“Given the critical role of Malampaya in the country’s energy and overall national development, it is imperative for Congress and the Filipino public to be apprised of the: (1) plans of government for SC 38 given its looming expiration and Malampaya’s declining output; and (2) compliance of government and the consortium with PD 87 and SC 38.” (co-author with Senators Sotto and Gatchalian)
Better safe than sorry for others.
There is every reason to be concerned as far as the Senate, since an invited resource person who has been tested positive for COVID-19 had not only entered the Senate premises, but even interacted with at least two senators and their staff.
In my case, since I shared the elevator with Sen. Gatchalian yesterday afternoon on our way to the session hall, I am taking precaution by doing self-quarantine while waiting for the result of his test. If he tests positive, I will have to undergo the test myself.
We agreed to disinfect the Senate starting today. I would encourage my fellow senators who may have interacted with our two colleagues, Senators Binay and Gatchalian, to follow their lead and do self-quarantine for two weeks as well, not only for our sake but for others.
Sen. Lacson is part of the Philippine delegation that participated in the 141st Assembly of the Inter-Parliamentary Union and related meetings in Belgrade, Serbia. Other members of the Philippine delegation include Senate President Tito Sotto, Ralph Recto, Juan Miguel Zubiri, Franklin Drilon, Imee Marcos, Nancy Binay, Sherwin Gatchalian, Bato dela Rosa, Joel Villanueva and Sonny Angara; and Reps. Ferdinand Hernandez and Carlos Zarate.
A measure seeking to transfer the training of police recruits from the PNPA to the PNP, was taken up at the bicameral conference committee level on Jan. 14. Sen. Panfilo M. Lacson, who sponsored the Senate version of the measure (SB 1898), led the Senate contingent. Rep. Romeo Acop led the House contingent.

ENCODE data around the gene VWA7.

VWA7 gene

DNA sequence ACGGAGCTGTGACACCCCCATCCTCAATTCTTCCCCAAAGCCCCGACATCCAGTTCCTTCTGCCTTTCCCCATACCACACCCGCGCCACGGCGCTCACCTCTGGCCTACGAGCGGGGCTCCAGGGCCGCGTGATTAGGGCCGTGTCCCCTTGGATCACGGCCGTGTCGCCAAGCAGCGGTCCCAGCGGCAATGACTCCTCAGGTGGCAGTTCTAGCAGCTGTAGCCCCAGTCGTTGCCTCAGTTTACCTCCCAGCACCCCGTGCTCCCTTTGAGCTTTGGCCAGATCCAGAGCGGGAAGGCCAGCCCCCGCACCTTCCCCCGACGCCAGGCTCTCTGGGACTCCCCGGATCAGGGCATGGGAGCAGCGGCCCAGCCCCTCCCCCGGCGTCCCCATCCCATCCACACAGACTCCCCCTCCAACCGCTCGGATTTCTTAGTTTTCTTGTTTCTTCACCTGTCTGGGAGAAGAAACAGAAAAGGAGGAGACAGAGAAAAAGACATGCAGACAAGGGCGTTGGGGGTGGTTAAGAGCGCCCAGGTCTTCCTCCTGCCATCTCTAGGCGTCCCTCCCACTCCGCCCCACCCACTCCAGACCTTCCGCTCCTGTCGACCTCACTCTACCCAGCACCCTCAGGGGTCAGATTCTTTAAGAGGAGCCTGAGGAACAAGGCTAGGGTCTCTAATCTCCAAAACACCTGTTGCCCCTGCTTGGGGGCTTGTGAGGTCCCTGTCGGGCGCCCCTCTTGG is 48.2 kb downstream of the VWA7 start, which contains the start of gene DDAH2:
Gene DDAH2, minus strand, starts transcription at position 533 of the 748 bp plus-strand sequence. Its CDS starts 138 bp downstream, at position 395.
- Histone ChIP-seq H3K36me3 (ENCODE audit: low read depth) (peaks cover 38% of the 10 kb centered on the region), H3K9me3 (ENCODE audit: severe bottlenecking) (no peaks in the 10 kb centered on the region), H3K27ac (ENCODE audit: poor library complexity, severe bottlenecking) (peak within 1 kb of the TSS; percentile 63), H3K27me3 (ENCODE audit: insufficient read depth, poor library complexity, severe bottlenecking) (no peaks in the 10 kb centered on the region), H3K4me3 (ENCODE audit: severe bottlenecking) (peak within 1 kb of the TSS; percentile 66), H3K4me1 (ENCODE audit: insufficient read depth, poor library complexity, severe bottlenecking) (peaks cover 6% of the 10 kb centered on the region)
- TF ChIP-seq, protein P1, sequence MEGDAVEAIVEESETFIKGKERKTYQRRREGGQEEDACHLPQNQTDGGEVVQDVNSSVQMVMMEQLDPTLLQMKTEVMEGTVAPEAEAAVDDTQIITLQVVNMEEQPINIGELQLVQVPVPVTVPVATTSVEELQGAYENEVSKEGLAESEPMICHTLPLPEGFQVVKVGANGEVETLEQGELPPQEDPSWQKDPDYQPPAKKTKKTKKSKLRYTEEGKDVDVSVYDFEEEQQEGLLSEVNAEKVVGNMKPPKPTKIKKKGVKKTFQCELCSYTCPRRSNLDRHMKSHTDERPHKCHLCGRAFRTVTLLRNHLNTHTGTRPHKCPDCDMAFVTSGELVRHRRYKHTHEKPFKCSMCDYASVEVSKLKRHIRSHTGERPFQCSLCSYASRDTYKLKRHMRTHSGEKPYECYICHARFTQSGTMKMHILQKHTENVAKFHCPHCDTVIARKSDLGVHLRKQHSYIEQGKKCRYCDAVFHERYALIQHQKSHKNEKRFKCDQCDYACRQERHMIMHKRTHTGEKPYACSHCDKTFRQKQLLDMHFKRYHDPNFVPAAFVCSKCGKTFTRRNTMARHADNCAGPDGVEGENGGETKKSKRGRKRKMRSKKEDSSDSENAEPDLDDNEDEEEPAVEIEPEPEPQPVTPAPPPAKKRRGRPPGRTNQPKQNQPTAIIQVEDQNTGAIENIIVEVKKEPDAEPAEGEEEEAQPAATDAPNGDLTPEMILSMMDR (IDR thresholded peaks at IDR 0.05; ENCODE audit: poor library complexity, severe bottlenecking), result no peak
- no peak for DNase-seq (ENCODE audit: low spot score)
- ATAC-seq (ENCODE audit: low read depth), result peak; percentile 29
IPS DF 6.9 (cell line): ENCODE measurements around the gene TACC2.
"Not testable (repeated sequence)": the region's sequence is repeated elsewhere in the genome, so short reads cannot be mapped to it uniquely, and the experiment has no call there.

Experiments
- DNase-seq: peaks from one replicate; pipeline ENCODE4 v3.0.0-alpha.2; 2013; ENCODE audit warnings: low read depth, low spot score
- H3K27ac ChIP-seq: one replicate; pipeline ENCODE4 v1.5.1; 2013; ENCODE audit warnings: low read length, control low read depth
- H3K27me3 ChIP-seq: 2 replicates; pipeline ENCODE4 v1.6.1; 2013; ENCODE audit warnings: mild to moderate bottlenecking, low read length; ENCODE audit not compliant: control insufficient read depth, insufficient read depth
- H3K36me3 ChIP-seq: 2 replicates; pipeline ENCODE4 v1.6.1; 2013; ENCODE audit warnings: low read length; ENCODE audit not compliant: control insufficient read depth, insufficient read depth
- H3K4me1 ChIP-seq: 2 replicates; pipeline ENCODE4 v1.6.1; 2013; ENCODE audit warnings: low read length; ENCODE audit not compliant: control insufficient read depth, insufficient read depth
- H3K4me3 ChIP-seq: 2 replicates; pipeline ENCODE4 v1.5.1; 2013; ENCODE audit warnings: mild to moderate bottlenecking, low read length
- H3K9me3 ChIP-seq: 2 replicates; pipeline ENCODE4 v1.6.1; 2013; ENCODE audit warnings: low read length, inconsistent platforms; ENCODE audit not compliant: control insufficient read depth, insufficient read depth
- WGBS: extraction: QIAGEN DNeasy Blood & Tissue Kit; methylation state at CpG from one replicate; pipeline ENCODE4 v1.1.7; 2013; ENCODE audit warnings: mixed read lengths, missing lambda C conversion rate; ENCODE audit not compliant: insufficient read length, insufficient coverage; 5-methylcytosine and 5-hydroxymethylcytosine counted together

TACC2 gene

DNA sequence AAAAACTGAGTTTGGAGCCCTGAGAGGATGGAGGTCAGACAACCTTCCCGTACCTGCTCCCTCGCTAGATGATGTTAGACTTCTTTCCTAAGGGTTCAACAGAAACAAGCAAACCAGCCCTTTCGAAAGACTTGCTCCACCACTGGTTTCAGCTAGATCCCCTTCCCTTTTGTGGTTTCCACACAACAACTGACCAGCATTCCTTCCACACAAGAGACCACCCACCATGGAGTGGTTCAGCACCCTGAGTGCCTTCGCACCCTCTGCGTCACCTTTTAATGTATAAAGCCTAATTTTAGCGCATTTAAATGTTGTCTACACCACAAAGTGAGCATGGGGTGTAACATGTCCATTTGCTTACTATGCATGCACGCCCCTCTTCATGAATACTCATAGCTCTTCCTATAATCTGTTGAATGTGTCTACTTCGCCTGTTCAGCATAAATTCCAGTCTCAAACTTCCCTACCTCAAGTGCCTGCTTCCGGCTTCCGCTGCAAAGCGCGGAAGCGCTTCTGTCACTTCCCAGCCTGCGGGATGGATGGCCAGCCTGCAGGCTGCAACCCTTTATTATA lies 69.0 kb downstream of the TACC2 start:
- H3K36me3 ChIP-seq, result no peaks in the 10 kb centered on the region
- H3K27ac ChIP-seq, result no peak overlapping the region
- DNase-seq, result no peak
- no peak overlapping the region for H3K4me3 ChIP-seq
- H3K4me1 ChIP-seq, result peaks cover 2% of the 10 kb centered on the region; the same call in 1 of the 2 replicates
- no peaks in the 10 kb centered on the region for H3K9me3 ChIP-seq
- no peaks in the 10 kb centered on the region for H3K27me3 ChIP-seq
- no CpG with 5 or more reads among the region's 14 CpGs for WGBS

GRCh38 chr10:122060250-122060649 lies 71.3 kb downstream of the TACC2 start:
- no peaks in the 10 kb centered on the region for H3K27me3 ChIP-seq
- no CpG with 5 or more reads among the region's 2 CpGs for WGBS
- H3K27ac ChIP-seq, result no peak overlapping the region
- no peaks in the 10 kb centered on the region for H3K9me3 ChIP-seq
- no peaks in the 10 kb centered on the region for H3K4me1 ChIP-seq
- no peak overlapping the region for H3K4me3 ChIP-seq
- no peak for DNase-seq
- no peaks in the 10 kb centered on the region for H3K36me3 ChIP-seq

The Senate panel members included Senators Gringo Honasan, Win Gatchalian, Risa Hontiveros. The House panel members included Reps. Edgar Sarmiento, Leopoldo Bataoil and Juliet Marie Ferrer.
At a Glance: Senate Bill 1898, Placing the Training of Police Recruits Under the PNP
Sponsorship Speech: Committee Report on Senate Bill 1898, Transferring Police Recruits’ Training to the PNP
Inaasahang mababawasan ang gastos ng publiko sa paggamit ng mga cell phones sa pakikipag-ugnayan sa isa’t isa sa loob ng bansa, bunga ng hakbang na isinagawa ni Senador Panfilo Lacson sa panukala sa Senado na magpapatino sa mga telecommunication companies (telcos).
Sa period of ammendments ng Senate Bill 1636 na tinaguriang Lifetime Cellphone Number Act, ipinadagdag ni Lacson ang probisyon na nagsasaad na tanggalin na ang interconnectivity charges na ipinapataw sa mga cellphone users kung tatawag o magtitext ang mga ito sa telco na kalaban ng kanilang provider.
Isang halimbawa nito ay ang singil sa text o tawag na ipinapataw sa isang Smart subscriber kung kokontakin ang Globe user at ganoon din kung ang gumagamit ng serbisyo ng huli ay kokonek sa una, kahit pa naka-register sila sa tinatawag na unlimited package.
To protect mobile phone subscribers, Sen. Panfilo M. Lacson sought Tuesday to remove the burdensome interconnection fees charged by public telecommunications entities (PTEs) for calls between two different networks.
Lacson introduced an amendment to Senate Bill 1636, the proposed Lifetime Cellphone Number Act, seeking to remove the interconnectivity fee or charge imposed by PTEs on mobile phone subscribers for domestic calls and SMS (text) messages.
“We are here to protect the consumers. And the consumer, not being made aware he is calling through a different PTE (public telecommunications entity), is helpless in being charged with P2.50 for mobile calls and 15 centavos for SMS,” he said at the period of amendment for the bill.
During deliberations on Senate Bill 1636, which requires public telecom entities to provide nationwide mobile number portability to subscribers, Sen. Lacson sought to remove interconnection fees or charges for calls or SMS made from one network to another. “We are here to protect the consumers. And the consumer, not being made aware he is calling through a different PTE (public telecommunications entity), is helpless in being charged with P2.50 for mobile calls and 15 centavos for SMS.”